January 26, 2021
Soliton, Inc. today announced it has entered into a collaboration with the US Navy to conduct a multi-treatment proof-of-concept clinical study to evaluate the safety and efficacy of multiple treatments with Soliton’s Rapid Acoustic Pulse (RAP) device for the improvement in the appearance of fibrotic scars.
The study will be a US-based, single-center, prospective trial, examining a maximum of 25 patients.
“We are extremely pleased to collaborate with the US Navy and investigate the safety and efficacy of our RAP device in improving the appearance of fibrotic scars,” commented Brad Hauser, Soliton CEO and President. “The results from our previous proof-of-concept Keloid and Hypertrophic Scar trial were extremely encouraging, as the RAP device demonstrated reductions in both the volume of the scars and the height of the scars after a single 6-minute treatment. We look forward to building on the tremendous promise our RAP Device has demonstrated in this adjacent indication and exploring its ability to improve the standard of care in this large market, which size is expected to reach an estimated value of $10.0 billion by 2025.”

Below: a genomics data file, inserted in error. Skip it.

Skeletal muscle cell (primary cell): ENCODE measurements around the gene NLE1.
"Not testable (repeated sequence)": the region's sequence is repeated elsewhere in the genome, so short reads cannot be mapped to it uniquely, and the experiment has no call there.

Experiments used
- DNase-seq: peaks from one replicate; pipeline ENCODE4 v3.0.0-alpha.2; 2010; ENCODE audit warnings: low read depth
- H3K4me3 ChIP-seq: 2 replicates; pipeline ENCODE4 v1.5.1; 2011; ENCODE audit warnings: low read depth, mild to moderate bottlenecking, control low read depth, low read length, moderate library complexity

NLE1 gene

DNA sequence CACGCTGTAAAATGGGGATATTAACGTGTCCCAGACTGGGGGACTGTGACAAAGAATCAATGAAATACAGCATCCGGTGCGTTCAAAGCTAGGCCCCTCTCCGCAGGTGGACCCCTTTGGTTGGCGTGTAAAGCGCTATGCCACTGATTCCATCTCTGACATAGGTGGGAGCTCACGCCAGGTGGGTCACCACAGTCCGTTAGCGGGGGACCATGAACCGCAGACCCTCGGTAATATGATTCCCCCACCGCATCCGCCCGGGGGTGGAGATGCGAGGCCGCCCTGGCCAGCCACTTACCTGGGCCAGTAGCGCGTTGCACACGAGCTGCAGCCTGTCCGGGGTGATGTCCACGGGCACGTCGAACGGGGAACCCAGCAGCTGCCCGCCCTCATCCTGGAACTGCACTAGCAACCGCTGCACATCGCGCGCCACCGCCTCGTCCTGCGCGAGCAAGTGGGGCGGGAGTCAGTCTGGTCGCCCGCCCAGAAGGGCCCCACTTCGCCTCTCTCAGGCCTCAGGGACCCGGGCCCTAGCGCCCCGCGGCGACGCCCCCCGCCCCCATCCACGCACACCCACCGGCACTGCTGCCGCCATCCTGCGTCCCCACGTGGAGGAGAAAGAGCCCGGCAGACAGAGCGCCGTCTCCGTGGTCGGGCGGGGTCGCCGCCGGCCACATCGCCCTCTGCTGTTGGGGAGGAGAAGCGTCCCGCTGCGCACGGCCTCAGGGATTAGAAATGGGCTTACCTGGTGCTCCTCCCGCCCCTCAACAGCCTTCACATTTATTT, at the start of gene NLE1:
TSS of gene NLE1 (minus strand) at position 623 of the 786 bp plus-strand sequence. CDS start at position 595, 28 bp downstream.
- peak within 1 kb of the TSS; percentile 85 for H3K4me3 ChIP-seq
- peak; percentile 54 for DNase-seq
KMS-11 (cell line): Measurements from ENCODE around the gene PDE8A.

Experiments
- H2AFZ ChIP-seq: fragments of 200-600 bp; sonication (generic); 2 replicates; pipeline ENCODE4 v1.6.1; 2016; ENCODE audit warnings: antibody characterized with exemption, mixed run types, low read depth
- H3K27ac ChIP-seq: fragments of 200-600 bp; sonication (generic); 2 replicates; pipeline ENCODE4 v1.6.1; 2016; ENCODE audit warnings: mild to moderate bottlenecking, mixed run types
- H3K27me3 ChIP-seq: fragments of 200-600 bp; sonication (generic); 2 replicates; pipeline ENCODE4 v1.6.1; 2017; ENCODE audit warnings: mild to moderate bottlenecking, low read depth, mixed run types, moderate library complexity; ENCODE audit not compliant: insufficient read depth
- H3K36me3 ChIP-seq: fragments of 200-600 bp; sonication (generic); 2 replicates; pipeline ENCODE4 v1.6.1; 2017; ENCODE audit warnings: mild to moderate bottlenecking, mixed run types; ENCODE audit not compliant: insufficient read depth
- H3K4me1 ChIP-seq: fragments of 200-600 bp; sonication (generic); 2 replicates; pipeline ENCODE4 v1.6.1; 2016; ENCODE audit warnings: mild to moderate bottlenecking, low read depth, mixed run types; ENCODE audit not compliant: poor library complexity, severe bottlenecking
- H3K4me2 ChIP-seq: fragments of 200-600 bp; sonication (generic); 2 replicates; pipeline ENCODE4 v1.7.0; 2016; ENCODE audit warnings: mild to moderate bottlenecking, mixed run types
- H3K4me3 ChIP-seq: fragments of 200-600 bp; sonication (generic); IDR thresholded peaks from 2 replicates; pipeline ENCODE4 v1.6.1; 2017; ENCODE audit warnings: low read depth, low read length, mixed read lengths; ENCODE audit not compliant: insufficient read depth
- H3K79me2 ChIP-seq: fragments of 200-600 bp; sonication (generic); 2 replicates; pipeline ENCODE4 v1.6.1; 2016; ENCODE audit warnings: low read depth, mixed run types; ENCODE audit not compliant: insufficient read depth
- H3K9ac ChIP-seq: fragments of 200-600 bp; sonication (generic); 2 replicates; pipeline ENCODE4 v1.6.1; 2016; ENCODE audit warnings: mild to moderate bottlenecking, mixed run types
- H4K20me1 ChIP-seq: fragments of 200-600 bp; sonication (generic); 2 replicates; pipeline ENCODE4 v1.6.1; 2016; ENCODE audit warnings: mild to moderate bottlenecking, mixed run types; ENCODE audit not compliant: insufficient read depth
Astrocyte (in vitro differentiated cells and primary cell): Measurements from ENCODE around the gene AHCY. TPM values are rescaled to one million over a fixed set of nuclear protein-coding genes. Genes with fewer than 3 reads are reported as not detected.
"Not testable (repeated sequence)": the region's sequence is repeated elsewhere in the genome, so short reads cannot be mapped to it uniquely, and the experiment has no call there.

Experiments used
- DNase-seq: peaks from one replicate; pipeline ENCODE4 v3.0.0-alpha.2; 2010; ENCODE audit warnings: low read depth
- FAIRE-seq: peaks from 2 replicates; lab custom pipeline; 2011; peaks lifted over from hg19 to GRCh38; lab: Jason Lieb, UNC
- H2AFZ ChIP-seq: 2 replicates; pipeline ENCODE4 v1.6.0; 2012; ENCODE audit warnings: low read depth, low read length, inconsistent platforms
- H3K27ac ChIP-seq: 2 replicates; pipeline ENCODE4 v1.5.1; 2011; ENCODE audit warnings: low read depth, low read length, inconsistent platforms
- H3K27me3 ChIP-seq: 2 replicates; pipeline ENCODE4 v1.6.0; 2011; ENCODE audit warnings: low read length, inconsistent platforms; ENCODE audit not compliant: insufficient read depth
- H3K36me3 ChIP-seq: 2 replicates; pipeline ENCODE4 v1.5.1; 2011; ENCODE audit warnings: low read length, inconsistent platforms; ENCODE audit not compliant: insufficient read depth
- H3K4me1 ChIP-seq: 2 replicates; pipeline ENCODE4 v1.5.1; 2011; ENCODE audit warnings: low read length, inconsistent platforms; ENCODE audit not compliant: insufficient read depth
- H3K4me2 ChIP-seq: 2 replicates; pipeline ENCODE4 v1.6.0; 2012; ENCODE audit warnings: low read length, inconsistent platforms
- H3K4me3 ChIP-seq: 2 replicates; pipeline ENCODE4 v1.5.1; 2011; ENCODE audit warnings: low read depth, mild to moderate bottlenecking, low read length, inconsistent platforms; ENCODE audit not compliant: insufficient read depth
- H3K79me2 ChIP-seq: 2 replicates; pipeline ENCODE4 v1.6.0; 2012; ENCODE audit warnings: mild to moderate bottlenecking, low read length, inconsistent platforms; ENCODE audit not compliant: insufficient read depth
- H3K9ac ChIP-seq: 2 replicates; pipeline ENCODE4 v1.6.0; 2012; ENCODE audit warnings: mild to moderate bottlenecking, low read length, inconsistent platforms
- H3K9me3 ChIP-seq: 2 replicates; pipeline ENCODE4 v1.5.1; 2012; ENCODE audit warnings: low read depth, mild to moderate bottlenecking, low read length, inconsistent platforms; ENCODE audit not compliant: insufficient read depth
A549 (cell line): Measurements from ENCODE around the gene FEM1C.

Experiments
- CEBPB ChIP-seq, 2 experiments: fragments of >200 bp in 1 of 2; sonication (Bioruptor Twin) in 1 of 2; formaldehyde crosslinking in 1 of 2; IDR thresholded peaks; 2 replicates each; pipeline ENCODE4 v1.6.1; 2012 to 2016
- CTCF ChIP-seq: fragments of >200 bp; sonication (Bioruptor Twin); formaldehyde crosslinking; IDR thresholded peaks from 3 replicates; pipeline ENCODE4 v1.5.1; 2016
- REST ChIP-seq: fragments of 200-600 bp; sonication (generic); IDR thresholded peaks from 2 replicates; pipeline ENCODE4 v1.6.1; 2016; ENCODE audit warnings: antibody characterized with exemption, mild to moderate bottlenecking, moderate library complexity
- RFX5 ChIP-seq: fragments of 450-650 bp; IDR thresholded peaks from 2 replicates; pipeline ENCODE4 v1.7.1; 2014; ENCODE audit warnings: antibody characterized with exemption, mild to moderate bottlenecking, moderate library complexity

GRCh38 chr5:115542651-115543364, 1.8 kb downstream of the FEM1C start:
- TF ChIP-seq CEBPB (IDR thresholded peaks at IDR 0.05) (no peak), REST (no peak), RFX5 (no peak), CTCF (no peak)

Dr. Curtis L. Hardy, Dermatology Resident at the Naval Medical Center San Diego, will serve as the principal investigator for the trial. The trial will investigate efficacy, measured by improvement in fibrotic scar appearance using Global Aesthetic Improvement Scale (GAIS) as determined by the Investigator at the 12-week follow up visit, as a primary endpoint.
Additionally, the trial will examine safety, measured by unexpected adverse events or serious adverse events attributable to the RAP device immediately post-treatments and at the 12-week follow-up visit as a second primary endpoint. The trial will be conducted in a single US-based center and examine a maximum of 25 patients. The US Navy will be responsible for the recruitment and treatment of the subjects, with Soliton providing equipment and contributing to the design of the clinical protocol.
Soliton previously announced positive results from its single-site proof-of-concept IRB-approved human clinical study to evaluate the safety, and efficacy of the RAP device for the temporary improvement in the appearance of fibrotic scars. A single 6-minute RAP session was used to treat 11 fibrotic scars in 10 participants. 3D scar assessment of the pre- and post-treatment photographs of 11 treated scars demonstrated an average reduction in volume of 29.6% (p<0.01) and an average reduction in height of 14.6% (p<0.005).
While the 12-week data demonstrated an improvement in volume reduction over 6 weeks, this was without any additional treatment, suggesting that the scars continued to improve over time. Furthermore, the treatment of fibrotic scars using the RAP device was proven safe and tolerable during this POC study.